Gotta hand it to Justice Sotomayor. She asked the most pertinent question about gay marriage of Ted Olson, one of its advocates arguing before the Supreme Court:
Mr. Olson, the bottom line that you're being asked -- and -- and it is one that I'm interested in the answer: If you say that marriage is a fundamental right, what state restrictions could ever exist?” Justice Sonia Sotomayor asked.
Meaning, what state restrictions with respect to the number of people, with respect to – that could get married -- the incest laws, the mother and child, assuming that they are the age -- I can -- I can accept that the state has probably an overbearing interest on -- on protecting a child until they're of age to marry, but what's left?” she asked.
Olson's answer wasn't quite satisfactory. He said banning polygamy would be prohibiting conduct, whereas banning the marriage of gay people is prohibiting their exercise of a right based on their status. But Sotomayor's point (I think) is that you remove the prohibitions for one group, what logical or philosophical argument can you possibye make for not including all groups? (And I think Justice Scalia has made a similar point.) If marriage is a fundamental right for heterosexuals and homosexuals, how can it not be for bisexuals? How can a bisexual find the same happiness as the gays and straights unless permitted to marry one of each sex? Or are we supposed to believe that homosexuals and heterosexuals are born who they are but that bisexuals choose their orientation? Gosh, maybe they're mentally ill, and wouldn't that get everybody's panties in a knot.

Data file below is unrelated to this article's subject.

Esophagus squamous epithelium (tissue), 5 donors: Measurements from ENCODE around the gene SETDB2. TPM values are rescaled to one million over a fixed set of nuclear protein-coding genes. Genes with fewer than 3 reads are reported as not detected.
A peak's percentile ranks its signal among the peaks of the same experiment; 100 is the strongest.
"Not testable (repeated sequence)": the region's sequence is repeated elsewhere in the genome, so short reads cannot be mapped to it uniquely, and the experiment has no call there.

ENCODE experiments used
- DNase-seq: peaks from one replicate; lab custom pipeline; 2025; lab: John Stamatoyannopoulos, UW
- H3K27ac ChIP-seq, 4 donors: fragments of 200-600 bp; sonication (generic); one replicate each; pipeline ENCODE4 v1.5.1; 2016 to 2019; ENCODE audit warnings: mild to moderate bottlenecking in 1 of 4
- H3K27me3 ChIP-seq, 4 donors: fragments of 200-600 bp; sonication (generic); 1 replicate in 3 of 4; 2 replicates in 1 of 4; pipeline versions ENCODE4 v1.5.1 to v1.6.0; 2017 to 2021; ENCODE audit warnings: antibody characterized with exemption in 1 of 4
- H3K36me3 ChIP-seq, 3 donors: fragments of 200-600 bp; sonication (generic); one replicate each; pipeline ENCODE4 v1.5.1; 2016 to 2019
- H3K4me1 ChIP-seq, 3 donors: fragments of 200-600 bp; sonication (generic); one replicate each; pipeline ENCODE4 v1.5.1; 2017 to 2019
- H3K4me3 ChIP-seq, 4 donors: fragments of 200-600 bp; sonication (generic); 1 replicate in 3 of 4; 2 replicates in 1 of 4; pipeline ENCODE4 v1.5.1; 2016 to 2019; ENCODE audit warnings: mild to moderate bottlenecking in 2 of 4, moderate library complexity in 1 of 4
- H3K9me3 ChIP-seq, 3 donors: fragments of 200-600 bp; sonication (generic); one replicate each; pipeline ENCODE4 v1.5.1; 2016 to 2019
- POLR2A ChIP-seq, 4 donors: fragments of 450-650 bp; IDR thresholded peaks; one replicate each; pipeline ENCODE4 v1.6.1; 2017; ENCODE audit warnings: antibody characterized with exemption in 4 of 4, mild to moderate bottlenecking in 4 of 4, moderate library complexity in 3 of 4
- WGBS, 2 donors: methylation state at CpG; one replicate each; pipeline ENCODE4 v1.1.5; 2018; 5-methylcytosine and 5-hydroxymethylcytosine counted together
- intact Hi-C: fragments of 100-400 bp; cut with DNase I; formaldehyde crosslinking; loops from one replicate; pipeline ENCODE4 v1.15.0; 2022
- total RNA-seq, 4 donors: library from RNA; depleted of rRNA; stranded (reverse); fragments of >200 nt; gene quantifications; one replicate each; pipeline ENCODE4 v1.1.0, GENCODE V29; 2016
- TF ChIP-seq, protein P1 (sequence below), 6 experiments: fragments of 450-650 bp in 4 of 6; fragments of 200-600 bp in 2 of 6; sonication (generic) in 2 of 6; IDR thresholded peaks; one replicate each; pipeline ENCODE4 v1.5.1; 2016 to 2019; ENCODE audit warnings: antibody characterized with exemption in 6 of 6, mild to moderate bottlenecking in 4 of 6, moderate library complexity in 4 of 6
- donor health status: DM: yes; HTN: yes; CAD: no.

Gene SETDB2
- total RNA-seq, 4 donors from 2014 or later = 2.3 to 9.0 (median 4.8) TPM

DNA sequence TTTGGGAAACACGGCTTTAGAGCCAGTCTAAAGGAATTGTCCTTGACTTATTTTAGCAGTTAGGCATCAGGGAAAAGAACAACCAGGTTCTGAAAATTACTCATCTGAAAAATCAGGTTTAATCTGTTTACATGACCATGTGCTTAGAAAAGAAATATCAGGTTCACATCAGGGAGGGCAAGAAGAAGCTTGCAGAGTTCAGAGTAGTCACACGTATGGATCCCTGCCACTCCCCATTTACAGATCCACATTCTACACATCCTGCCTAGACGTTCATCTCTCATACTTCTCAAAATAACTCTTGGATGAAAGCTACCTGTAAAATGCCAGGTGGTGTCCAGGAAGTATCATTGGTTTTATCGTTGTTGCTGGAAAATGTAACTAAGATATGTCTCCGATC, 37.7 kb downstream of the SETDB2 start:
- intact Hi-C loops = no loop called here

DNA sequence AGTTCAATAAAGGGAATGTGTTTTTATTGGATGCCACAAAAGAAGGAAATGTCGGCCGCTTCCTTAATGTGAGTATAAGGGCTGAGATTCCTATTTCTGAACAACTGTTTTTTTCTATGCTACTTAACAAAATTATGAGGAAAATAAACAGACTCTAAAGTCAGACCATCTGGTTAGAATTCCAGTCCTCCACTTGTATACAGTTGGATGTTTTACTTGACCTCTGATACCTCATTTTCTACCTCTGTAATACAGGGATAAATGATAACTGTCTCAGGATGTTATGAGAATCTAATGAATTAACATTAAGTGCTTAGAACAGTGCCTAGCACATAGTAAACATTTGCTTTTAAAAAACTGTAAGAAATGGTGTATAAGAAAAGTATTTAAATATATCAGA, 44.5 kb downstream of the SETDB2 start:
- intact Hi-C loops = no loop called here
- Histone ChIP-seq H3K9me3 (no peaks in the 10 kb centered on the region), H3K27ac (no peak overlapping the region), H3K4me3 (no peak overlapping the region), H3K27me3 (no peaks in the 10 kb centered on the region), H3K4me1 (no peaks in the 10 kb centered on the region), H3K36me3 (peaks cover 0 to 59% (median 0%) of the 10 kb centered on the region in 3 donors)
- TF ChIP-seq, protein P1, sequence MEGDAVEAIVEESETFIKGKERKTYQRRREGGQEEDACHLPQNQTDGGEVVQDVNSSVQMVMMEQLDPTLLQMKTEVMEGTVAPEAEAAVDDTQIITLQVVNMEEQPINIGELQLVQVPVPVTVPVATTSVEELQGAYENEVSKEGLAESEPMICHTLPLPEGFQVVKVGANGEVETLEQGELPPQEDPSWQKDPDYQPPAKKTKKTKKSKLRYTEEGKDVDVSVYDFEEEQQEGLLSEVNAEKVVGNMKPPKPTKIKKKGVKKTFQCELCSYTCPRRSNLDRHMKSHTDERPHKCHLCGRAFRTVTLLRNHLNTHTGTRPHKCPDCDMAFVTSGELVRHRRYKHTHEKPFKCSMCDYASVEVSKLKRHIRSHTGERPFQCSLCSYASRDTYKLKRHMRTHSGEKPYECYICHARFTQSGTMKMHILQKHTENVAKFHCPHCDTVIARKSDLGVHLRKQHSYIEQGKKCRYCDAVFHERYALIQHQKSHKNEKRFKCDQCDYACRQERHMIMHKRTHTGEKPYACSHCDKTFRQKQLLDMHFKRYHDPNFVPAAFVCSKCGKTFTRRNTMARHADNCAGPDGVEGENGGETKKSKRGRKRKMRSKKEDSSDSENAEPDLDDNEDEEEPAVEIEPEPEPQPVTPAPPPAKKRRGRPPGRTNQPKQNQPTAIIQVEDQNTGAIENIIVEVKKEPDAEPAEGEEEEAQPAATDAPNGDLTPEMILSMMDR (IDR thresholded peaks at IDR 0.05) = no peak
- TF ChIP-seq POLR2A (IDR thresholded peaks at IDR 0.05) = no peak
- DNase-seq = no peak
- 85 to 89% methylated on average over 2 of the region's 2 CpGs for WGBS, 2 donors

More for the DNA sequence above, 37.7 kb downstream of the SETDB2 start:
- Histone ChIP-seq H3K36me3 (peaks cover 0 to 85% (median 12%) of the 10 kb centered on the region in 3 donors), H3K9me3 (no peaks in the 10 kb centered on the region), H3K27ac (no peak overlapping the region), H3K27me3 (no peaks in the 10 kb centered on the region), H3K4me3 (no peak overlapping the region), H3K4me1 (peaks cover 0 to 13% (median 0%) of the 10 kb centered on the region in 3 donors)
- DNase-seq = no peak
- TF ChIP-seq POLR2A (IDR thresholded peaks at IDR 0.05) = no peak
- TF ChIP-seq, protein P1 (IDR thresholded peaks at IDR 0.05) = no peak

I hasten to add that I'm not a fan of the slippery slope argument -- it's considered one of the major logic flaws along with ad hominem aattacks and appeals to authority. We need to argue the merits of the case at hand without cluttering the debate up with what a decision might lead to. It's hard enough to determine cause and effect for actions long in the past, let alone for ones that might happen in the future. But let's not be blind to what we might be opening up here.